Simplicity of operation, extreme endurance and stealth are some of the principal advantages of autonomous underwater gliders. These advantages come at the expense of a minimalist approach in the sense of actuation and permissible power consumption. Also by nature the gliders are highly dependent on their operational environment, notably currents and density gradients. A control system that is able to cope with this challenging dynamic environment and the actuation and sensing constraints has to be robust with respect to environmental uncertainties and at the same time it has to be optimal in the sense of power consumption and accuracy. In this paper we look at the existing controller structure and show possibilities for improvements within the framework of the available sensor information. We summarize the existing controller structure and show results from recent field-tests of Slocum gliders in the Gulf of Mexico that demonstrate the potential for improvements in the sense of reduced power consumption associated with actuation and decreased response time enabling shallow water operations.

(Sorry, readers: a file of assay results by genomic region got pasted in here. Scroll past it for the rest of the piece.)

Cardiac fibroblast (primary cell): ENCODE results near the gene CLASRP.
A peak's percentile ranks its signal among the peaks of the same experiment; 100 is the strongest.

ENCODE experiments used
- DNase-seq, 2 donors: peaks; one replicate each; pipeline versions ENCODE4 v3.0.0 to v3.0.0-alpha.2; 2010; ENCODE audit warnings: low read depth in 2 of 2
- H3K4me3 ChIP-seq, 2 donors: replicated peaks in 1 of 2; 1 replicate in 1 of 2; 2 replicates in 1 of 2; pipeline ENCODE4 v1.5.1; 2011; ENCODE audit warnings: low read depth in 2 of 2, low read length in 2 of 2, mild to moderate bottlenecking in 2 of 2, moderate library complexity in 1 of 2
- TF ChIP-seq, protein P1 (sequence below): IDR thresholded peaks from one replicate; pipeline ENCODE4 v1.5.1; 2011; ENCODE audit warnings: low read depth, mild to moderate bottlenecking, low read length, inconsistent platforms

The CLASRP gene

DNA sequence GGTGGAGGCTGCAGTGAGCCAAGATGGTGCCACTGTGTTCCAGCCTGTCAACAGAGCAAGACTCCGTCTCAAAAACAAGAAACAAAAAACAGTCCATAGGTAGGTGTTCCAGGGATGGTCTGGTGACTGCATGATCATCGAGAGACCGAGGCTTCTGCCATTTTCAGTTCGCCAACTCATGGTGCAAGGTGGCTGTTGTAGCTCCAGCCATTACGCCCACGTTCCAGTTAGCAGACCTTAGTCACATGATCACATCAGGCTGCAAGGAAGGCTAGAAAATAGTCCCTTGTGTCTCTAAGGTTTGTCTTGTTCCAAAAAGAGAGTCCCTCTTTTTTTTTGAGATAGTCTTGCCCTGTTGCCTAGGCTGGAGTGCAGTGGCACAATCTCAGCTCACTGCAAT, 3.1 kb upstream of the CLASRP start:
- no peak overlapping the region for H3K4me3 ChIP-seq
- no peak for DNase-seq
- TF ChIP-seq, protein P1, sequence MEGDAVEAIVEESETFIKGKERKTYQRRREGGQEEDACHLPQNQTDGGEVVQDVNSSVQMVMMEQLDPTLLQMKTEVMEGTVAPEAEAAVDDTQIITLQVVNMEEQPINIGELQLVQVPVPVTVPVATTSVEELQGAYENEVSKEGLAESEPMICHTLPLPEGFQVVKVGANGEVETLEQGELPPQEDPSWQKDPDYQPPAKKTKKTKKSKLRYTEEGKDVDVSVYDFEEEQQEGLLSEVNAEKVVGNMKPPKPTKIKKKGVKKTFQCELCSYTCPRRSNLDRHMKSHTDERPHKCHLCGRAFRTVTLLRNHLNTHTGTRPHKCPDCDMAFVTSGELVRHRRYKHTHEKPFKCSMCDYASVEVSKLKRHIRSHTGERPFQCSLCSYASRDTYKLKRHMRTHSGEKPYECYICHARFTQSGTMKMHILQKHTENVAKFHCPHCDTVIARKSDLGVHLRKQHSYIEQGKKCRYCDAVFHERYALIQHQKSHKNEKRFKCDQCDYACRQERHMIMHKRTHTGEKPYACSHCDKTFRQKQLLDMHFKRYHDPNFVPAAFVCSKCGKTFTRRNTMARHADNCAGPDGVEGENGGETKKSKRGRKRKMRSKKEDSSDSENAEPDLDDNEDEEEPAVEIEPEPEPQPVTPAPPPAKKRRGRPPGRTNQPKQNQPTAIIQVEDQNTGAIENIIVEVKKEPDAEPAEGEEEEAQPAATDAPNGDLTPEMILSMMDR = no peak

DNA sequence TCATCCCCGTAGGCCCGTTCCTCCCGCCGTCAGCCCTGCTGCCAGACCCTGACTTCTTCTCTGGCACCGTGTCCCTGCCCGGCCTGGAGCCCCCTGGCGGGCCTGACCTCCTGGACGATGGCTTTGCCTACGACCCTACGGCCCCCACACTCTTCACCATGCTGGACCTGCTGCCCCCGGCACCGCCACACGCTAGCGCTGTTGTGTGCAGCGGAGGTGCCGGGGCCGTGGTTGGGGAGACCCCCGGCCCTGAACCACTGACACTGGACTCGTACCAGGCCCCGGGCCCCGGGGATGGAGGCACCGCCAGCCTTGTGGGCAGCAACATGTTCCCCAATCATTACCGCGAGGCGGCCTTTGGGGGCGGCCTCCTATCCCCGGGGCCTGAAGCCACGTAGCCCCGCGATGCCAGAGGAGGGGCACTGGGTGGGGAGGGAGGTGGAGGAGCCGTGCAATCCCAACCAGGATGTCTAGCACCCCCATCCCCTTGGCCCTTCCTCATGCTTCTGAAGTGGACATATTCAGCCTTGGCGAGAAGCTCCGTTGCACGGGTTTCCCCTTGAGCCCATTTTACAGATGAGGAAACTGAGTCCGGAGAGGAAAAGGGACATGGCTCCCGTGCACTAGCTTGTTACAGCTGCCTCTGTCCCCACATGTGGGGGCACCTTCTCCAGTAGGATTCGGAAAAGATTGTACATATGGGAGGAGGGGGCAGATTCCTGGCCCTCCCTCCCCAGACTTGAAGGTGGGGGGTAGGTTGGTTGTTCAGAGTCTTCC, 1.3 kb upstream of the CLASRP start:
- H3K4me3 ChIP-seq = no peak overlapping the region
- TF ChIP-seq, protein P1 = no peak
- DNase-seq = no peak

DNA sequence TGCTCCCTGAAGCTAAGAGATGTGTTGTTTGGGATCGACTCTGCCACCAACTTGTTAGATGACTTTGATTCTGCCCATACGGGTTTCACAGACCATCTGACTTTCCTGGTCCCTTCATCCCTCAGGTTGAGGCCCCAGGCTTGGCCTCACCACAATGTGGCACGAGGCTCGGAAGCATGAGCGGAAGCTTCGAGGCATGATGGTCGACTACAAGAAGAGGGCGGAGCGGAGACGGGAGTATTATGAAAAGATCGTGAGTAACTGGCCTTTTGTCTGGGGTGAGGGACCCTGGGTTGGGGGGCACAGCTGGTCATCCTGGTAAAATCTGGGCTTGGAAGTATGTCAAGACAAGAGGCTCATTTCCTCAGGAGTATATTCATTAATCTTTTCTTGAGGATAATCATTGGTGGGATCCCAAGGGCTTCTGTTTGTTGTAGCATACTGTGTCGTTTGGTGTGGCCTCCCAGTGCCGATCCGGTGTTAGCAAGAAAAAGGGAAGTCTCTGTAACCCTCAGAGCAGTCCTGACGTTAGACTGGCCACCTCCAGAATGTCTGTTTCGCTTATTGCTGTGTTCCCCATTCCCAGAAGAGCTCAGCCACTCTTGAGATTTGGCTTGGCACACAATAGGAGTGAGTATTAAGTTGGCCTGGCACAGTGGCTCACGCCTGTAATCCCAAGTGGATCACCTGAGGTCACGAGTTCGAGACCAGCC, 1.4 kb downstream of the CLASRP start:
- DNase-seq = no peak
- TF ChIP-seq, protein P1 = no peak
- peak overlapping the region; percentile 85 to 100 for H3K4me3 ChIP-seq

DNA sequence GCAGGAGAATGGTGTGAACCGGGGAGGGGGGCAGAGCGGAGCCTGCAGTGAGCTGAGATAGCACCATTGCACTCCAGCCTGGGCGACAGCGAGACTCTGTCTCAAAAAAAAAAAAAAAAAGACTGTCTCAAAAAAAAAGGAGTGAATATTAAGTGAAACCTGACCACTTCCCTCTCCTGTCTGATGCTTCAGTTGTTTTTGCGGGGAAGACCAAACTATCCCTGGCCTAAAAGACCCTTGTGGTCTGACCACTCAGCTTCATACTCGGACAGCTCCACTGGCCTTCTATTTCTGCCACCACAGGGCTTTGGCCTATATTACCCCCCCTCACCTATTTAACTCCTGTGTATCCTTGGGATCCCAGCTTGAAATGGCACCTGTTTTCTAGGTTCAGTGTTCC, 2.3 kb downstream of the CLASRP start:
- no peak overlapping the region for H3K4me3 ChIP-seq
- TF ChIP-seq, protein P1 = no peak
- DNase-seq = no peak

|Original language||English (US)|
|Number of pages||4|
|Journal||Oceans Conference Record (IEEE)|
|State||Published - Jan 1 2003|
|Event||Celabrating the Past... Teaming Toward the Future - San Diego, CA., United States|
Duration: Sep 22 2003 → Sep 26 2003
All Science Journal Classification (ASJC) codes